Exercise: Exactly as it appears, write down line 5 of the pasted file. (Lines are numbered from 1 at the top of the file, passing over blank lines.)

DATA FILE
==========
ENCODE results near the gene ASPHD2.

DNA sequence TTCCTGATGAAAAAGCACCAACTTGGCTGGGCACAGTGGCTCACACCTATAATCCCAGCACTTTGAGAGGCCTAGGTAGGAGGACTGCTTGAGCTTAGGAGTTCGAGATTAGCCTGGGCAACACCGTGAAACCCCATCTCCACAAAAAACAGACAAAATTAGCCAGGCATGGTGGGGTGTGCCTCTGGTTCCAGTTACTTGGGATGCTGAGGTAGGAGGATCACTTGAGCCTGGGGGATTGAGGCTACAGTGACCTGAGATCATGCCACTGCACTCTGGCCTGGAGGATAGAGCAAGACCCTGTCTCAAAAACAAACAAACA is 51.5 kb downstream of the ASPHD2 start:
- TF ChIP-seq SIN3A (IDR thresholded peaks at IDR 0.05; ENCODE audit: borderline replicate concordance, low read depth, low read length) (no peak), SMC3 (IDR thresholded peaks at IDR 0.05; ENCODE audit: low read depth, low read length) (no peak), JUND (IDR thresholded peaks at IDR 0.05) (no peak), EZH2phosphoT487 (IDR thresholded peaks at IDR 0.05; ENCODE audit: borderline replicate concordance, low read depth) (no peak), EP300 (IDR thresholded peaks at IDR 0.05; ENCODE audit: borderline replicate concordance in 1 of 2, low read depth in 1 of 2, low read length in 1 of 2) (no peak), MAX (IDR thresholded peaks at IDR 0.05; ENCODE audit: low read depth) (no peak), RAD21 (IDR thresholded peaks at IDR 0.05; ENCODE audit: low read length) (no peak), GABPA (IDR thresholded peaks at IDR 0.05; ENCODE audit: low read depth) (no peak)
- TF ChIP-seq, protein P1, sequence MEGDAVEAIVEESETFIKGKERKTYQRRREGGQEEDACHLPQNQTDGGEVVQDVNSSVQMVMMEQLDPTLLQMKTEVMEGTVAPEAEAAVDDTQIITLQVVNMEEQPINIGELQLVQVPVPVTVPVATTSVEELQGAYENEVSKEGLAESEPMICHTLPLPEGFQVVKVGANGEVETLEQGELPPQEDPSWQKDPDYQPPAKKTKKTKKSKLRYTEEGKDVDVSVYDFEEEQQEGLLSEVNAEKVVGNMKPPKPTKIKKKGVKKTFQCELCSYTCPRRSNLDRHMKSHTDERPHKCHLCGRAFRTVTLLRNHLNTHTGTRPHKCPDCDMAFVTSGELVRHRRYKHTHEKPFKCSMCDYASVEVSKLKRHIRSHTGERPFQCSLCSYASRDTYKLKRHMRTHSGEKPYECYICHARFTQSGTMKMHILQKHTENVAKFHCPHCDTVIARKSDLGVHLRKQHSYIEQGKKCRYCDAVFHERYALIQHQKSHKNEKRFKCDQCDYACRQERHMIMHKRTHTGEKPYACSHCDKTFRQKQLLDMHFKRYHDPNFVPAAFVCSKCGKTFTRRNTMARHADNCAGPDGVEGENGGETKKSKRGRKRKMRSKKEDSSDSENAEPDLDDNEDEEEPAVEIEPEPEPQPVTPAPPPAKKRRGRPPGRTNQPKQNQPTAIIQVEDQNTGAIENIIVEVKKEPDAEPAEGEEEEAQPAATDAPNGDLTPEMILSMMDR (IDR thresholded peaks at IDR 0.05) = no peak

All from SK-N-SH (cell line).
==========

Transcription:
All from SK-N-SH (cell line).